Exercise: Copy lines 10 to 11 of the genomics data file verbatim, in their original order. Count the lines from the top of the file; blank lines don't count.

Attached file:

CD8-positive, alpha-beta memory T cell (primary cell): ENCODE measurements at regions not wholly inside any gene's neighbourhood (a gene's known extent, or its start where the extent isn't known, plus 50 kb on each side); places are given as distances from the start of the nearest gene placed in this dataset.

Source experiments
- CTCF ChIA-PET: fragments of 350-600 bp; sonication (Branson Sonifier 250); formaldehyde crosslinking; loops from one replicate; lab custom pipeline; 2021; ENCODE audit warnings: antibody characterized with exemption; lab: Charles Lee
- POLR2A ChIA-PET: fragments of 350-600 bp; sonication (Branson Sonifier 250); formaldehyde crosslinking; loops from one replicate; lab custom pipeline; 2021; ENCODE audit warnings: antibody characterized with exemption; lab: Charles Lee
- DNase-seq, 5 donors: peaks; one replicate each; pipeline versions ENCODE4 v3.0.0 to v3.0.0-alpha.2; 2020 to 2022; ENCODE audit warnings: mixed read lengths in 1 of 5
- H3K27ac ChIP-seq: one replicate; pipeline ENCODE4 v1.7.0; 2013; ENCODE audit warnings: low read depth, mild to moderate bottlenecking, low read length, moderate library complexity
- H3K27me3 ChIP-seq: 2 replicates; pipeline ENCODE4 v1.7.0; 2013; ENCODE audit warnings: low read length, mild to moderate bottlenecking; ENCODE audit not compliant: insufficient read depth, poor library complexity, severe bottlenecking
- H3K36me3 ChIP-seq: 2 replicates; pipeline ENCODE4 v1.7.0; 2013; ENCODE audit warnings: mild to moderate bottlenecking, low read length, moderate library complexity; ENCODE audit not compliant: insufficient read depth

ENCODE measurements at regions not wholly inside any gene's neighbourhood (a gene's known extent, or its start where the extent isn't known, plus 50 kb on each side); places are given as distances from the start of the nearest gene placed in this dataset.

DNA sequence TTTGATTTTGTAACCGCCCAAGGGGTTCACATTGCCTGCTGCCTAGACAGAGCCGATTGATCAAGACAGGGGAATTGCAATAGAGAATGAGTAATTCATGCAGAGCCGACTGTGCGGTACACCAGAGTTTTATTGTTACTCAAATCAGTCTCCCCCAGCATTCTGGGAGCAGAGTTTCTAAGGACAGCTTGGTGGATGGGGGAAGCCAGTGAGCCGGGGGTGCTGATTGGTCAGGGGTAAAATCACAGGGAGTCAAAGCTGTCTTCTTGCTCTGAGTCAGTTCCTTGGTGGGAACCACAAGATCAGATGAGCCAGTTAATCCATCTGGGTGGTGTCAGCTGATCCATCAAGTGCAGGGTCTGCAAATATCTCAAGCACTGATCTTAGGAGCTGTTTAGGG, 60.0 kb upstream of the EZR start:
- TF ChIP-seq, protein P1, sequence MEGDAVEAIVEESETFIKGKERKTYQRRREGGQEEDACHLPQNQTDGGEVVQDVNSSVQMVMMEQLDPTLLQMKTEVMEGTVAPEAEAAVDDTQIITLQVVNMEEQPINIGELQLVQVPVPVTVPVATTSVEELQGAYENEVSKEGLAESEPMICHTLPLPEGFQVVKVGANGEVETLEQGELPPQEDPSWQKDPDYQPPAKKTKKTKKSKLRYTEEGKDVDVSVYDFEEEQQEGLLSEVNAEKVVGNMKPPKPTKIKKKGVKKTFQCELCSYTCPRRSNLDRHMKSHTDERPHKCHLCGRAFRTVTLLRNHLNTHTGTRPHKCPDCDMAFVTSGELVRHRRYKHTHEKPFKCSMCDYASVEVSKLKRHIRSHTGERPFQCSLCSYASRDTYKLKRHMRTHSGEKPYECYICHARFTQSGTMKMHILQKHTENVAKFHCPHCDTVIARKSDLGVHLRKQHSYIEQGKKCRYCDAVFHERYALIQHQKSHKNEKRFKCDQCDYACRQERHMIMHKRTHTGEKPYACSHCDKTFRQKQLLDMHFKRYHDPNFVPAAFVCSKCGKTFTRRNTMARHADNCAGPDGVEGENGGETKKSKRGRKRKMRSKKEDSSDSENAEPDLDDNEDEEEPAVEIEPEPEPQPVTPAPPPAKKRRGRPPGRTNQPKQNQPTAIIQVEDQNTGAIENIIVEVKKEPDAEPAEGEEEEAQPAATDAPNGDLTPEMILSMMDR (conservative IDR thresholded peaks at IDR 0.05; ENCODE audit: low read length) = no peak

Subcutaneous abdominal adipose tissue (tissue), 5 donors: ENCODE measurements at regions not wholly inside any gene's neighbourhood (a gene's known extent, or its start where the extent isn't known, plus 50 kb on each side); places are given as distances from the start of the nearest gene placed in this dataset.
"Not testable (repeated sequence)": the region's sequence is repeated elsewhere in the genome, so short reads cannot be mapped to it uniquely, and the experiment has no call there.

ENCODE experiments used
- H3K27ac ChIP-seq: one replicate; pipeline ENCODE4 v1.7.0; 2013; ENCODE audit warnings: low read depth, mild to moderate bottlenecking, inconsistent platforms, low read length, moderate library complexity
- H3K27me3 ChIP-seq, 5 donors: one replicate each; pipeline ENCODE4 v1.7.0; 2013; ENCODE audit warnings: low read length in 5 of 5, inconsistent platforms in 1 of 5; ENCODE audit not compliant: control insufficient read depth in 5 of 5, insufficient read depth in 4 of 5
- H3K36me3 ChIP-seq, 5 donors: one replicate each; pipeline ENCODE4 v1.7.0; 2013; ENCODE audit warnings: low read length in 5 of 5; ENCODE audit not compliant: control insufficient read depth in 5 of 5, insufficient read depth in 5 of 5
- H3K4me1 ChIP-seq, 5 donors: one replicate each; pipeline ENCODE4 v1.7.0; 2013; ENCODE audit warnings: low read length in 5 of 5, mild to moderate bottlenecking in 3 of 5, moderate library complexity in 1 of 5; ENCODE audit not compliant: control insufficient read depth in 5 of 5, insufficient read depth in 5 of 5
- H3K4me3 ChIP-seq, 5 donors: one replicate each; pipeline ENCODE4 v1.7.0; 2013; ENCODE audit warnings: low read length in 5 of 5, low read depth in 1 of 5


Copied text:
DNA sequence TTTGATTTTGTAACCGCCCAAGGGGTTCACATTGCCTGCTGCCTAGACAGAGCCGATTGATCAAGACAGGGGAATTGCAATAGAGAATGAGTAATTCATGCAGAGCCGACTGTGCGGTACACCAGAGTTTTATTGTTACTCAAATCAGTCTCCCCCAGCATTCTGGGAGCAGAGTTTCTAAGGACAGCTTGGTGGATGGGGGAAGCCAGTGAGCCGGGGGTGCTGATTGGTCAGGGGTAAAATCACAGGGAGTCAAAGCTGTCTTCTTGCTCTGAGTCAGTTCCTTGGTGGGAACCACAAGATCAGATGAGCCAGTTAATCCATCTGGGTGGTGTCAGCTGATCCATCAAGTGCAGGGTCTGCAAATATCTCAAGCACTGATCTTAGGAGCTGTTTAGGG, 60.0 kb upstream of the EZR start:
- TF ChIP-seq, protein P1, sequence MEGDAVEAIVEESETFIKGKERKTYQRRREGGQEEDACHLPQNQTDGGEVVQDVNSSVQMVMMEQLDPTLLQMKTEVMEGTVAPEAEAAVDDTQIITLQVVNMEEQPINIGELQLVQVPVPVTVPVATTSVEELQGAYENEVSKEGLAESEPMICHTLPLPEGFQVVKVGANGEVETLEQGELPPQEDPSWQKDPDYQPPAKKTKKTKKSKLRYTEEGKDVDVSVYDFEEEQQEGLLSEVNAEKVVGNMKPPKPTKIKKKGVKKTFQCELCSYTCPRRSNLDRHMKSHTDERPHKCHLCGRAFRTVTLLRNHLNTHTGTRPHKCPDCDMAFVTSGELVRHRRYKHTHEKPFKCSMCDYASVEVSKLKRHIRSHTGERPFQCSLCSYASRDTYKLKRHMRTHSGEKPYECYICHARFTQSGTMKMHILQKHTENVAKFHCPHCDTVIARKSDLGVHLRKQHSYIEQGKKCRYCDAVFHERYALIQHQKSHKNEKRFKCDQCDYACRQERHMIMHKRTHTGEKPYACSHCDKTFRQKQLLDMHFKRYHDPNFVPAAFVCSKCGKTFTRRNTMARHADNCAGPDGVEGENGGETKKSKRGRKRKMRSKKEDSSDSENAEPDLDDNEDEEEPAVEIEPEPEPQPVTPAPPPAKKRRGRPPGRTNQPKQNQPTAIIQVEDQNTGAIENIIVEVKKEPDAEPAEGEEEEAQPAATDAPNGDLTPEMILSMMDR (conservative IDR thresholded peaks at IDR 0.05; ENCODE audit: low read length) = no peak